Thesis - campus only access
Date of Award
Master of Science (MS)
Carolyn Sue Strohkirch
The objective of this study was to determine if students perceive more immediate instructors as more credible than non immediate instructors, if students perceive graduate teaching assistants to be more or less immediate and more or less credible than full-time faculty, and whether more immediate instructors are perceived as more credible than non-immediate instructors in a classroom situation. Richmond , Gorham, and McCroskey's (1987) Nonverbal Immediacy Behaviors Instrument, McCroskey and Young's (1981) Teacher Credibility instrument, and a standard university evaluation form used at a mid-sized Midwestern university (TEVAL, 1996) were administered to 289 undergraduate students enrolled in 17 sections of Fundamentals of Oral Communication. No significant differences were found between GTA and full-time faculty evaluation scores. There was a strong positive correlation between nonverbal immediacy and teacher credibility, and significant positive correlations were found on all measures in relation to expected grade.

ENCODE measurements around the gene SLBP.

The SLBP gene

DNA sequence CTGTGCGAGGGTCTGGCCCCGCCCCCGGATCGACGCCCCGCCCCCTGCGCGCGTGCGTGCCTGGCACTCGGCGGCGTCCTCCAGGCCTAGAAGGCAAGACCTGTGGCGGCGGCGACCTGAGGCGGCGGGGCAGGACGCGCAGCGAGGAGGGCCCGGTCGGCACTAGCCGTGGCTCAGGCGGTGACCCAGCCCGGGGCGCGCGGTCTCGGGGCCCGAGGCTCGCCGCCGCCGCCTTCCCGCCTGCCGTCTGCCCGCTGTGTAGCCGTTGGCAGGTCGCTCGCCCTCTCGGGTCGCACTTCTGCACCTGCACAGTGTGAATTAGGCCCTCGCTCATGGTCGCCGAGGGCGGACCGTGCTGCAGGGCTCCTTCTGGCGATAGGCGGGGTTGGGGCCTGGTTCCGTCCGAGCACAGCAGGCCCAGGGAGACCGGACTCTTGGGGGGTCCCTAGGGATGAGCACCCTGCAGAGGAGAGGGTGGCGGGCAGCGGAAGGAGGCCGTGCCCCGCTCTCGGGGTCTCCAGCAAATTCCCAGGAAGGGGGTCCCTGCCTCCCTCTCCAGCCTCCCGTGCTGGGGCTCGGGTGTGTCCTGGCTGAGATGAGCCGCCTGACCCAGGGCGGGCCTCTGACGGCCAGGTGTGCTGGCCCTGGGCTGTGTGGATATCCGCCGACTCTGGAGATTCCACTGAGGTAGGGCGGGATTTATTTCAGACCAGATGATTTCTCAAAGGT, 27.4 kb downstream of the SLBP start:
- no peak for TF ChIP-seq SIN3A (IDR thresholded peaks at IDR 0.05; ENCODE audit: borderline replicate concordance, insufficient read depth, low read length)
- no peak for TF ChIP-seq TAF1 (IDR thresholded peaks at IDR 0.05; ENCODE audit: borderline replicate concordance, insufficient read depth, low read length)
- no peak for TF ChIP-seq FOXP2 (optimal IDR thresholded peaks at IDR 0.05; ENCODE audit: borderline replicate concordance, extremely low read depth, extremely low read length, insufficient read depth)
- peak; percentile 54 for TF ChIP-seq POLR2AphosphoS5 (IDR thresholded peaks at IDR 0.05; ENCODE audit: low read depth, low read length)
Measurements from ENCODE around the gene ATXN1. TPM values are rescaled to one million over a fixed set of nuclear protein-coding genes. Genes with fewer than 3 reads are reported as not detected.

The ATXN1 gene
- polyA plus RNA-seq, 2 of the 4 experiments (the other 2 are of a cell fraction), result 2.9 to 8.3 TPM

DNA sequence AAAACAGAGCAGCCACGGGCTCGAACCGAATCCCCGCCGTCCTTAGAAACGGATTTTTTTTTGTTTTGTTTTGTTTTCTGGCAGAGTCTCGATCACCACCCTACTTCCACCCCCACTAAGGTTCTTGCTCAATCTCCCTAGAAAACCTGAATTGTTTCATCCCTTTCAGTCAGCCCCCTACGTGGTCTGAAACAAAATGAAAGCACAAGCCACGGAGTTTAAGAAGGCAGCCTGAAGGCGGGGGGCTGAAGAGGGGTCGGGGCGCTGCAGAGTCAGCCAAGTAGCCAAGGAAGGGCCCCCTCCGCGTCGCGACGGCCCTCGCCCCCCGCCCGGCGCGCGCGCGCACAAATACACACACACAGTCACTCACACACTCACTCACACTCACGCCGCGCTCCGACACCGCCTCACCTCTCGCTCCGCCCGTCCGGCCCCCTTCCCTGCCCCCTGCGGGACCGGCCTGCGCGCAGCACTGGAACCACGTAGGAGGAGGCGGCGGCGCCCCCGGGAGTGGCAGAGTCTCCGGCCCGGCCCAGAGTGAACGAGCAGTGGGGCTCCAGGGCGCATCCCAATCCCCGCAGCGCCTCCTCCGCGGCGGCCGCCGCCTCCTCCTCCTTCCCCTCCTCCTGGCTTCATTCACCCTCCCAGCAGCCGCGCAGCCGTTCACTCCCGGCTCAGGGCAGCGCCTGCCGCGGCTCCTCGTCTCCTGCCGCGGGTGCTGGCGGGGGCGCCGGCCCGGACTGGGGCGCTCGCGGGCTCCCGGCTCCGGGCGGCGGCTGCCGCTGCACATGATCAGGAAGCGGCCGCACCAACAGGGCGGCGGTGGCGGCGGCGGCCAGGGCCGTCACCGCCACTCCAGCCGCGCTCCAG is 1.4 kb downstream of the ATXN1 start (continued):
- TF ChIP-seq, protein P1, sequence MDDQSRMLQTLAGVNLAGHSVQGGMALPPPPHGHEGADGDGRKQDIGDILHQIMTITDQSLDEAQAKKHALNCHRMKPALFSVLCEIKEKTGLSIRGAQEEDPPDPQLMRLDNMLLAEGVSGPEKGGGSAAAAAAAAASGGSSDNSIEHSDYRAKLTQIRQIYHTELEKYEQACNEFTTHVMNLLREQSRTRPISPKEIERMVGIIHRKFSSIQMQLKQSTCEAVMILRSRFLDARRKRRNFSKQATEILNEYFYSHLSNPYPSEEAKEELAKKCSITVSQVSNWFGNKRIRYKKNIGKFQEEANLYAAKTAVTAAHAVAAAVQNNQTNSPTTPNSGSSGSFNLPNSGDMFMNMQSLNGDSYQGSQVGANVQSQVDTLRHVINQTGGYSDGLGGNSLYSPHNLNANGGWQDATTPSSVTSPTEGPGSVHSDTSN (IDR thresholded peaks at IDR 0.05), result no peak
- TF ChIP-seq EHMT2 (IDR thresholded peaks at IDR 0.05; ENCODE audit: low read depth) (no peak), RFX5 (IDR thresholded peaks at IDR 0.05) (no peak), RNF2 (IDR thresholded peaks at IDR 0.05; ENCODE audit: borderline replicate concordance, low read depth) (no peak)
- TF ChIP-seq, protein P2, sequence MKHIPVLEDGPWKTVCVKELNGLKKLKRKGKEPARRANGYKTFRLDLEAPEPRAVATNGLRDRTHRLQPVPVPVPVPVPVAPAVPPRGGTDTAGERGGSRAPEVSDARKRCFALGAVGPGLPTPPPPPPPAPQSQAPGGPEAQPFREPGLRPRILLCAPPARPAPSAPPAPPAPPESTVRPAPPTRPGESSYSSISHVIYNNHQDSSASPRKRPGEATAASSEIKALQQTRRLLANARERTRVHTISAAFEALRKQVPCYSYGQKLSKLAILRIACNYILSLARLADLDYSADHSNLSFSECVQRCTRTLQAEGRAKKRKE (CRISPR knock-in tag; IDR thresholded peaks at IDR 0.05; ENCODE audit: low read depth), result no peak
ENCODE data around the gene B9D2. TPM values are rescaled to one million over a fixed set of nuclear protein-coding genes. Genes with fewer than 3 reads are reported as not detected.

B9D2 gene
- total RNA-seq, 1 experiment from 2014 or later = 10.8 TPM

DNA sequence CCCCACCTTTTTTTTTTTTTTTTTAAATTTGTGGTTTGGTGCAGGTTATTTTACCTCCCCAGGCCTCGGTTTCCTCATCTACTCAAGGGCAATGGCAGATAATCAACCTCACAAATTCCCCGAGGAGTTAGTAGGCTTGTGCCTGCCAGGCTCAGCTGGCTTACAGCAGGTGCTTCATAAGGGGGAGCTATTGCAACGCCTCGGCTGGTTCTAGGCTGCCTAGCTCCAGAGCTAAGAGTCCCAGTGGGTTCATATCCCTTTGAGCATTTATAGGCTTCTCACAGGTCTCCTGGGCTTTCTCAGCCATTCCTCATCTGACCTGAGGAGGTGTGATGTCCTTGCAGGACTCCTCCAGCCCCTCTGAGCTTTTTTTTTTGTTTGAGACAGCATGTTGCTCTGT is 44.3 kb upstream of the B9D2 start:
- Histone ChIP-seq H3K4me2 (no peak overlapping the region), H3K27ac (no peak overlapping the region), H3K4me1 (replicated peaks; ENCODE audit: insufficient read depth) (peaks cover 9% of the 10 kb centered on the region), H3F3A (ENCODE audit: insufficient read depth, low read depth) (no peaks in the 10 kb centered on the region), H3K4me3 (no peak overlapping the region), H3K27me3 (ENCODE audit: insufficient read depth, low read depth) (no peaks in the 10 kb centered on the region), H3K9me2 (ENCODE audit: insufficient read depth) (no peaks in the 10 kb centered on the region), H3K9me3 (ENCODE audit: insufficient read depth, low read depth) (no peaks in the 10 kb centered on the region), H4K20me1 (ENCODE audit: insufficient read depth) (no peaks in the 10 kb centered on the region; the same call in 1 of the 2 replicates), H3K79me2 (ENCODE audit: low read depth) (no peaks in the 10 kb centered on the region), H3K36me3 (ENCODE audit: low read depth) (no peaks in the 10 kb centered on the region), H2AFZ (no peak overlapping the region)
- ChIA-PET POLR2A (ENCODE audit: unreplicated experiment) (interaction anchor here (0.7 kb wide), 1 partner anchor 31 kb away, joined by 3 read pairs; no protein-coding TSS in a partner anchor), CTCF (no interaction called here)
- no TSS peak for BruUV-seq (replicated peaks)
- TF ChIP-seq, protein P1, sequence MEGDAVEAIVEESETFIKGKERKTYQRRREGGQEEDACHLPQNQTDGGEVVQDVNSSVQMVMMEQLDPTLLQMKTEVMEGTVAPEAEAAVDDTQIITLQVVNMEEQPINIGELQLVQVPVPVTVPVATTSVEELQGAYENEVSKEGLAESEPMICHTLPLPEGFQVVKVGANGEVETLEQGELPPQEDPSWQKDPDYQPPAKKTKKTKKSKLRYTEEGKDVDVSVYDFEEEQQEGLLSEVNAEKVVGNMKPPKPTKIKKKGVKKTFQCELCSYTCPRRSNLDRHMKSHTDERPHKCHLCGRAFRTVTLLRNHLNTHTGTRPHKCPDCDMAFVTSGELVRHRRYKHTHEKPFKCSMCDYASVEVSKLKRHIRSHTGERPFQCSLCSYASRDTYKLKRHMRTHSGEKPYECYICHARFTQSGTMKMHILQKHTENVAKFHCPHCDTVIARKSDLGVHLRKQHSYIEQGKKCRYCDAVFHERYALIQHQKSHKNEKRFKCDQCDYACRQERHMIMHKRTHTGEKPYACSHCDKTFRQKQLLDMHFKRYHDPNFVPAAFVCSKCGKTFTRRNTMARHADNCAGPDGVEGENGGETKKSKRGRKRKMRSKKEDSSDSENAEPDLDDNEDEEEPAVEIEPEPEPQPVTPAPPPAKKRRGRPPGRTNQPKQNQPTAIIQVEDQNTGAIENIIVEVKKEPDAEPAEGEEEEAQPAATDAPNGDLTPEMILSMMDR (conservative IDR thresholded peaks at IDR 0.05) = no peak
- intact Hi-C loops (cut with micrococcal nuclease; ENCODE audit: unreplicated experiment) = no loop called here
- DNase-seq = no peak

Hargett, Jennifer G., "Student Perceptions of Graduate Teaching Assistant and Faculty Nonverbal Immediacy and Teacher Credibility" (1999). Master's Theses. 2736.
Copyright 1999 Jennifer G. Hargett